3.7
May 10, 2011

Is Spirituality + Fashion “Mindful” or “Materialism”?

Unravel this one for us: a Hindu Goddess on an Australian bikini enrages conservative Indian men.

We’ve covered this sort of thing lots before. It—and by it, I mean the intersection of spiritual materialism and, say, conscious consumerism—might just be the thesis or crux of our mission here at elephant journal. Is infusing materialism with mindfulness a good thing? Yes. Is using spirituality to bolster the ego counterproductive? Yes?

We’ve talked about spiritual tattoos, wrist malas sold in shopping centers, we focus on ecofashion and we’ve done plenty of straight-up coverage of Spiritual Materialism by the gentleman who coined the term, Chogyam Trungpa Rinpoche.

This latest chapter finds a controversy that pits men against women, fashion against spirituality. Is wearing a goddess on your yinyang sexy, meaningful, a way of preserving the everyday relevance of faith? Or is it desecration? If the genders were reversed, in this case, would women be so worked up about a man modeling Shiva or Vishnu or Ganesh as sexified fashion?

A swimsuit featuring a print of Hindu goddess Lakshmi has caused quite a stir among Hindus, Fashionising writes.

Lisa Blue recently sent the number walking at Australian Fashion Week. It features a vibrant image of Lakshmi across the front and along the rear.

For the story, click here. Photos:

Indian activists of the right-wing Hindu organisation Shiv Sena hold photocopies of models wearing swimwear featuring Hindu goddess Lakshmi during a demonstration in Amritsar on Sunday. Photo: Getty Images

Lisa Blue promptly ceased production:

We would like to offer an apology to anyone we may have offended and advise that the image of Goddess Lakshmi will not appear on any piece of Lisa Blue swimwear for the new season, with a halt put on all production of the new range and pieces shown on the runway from last week removed.

Lisa Blue has been born out of a love of conservation, spirituality and a respect for all people. At no time would we ever have intended that the brand would cause offence. The use of images of Goddess Lakshmi was not in any way a measure of calculated risk taking, simply it was a desire to celebrate different cultures and share that through our brand.

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lal Aug 2, 2013 2:00am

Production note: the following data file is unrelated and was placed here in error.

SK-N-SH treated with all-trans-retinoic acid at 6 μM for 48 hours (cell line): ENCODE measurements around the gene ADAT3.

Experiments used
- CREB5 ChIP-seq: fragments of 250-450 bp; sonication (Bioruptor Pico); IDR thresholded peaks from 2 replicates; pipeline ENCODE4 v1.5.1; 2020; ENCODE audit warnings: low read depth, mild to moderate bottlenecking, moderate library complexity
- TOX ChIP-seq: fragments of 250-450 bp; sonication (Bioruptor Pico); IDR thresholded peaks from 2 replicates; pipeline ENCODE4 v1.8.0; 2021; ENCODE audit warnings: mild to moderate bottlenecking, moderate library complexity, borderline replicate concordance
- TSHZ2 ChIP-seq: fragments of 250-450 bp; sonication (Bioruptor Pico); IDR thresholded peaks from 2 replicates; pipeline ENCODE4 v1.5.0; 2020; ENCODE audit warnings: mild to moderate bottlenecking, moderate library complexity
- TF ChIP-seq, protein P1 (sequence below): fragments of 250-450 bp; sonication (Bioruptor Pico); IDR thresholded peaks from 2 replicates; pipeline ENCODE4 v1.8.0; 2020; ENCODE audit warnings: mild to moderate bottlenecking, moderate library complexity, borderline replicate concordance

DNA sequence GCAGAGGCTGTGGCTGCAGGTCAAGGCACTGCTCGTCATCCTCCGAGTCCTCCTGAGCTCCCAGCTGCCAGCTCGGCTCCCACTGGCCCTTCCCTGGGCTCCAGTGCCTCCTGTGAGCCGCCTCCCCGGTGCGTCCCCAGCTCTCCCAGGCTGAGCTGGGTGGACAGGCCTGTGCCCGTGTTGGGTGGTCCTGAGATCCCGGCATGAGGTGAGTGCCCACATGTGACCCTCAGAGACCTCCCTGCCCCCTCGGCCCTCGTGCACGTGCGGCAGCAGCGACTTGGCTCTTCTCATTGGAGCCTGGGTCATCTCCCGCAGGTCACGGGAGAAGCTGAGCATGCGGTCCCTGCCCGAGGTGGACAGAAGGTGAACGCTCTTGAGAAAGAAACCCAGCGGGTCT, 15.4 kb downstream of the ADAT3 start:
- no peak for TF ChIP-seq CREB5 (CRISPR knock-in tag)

It is offensive and culturally insensitive. I'm of a sect of the Hindu faith and part of our teachings focus around respect for sacred images and iconography ( we don't even face our backs toward an alter or our feet toward certain people out of respect). It's against our teachings to specifically wear sacred images on anything below the waist as well. It's not offensive to show the midriff, but giving that this image is sexualizing that is disrespectful. Also, the anger stems out of culturally appropriation.Who is this artist/designer to appropriate a sacred image? I know plenty of people have unfortunately but it is tiresome as a Hindu to see these types of displays. It all links back to legacies of colonialism and orientalism.

Virginia Jun 20, 2011 5:40pm

Why should a swimsuit be a dirty thing when it has something sacred on it, and not when it doesn’t? People need to decide which a swimsuit is, dirty or not. People also need to understand that a woman’s body is not dirty but also sacred and beautiful. Something sacred on something sacred, not something dirty on something dirty.

Yeah, I’d think it was weird to have maybe Jesus on a swimsuit, but maybe it shouldn’t be so weird. Mother Mary, however, many woman look up to her as sacred. They should see their bodies as the same, not as disgraceful and dirty.

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Waylon Lewis

Waylon Lewis, founder of Elephant Journal & host of Walk the Talk Show with Waylon Lewis, is a 1st generation American Buddhist “Dharma Brat.” Voted #1 in U.S. on twitter for #green two years running, Changemaker & Eco Ambassador by Treehugger, Green Hero by Discovery’s Planet Green, Best (!) Shameless Self-Promoter at Westword’s Web Awards, Prominent Buddhist by Shambhala Sun, & 100 Most Influential People in Health & Fitness 2011 by “Greatist”, Waylon is a mediocre climber, lazy yogi, 365-day bicycle commuter & best friend to Redford (his rescue hound). His aim: to bring the good news re: “the mindful life” beyond the choir & to all those who didn’t know they gave a care. elephantjournal.com | His first book, Things I would like to do with You, touches on modern relationships from a Buddhist point of view. His dream of 9 years, the Elephant “Ecosystem” will find a way to pay 1,000s of writers a month, helping reverse the tide of low-quality, unpaid writing & reading for free online.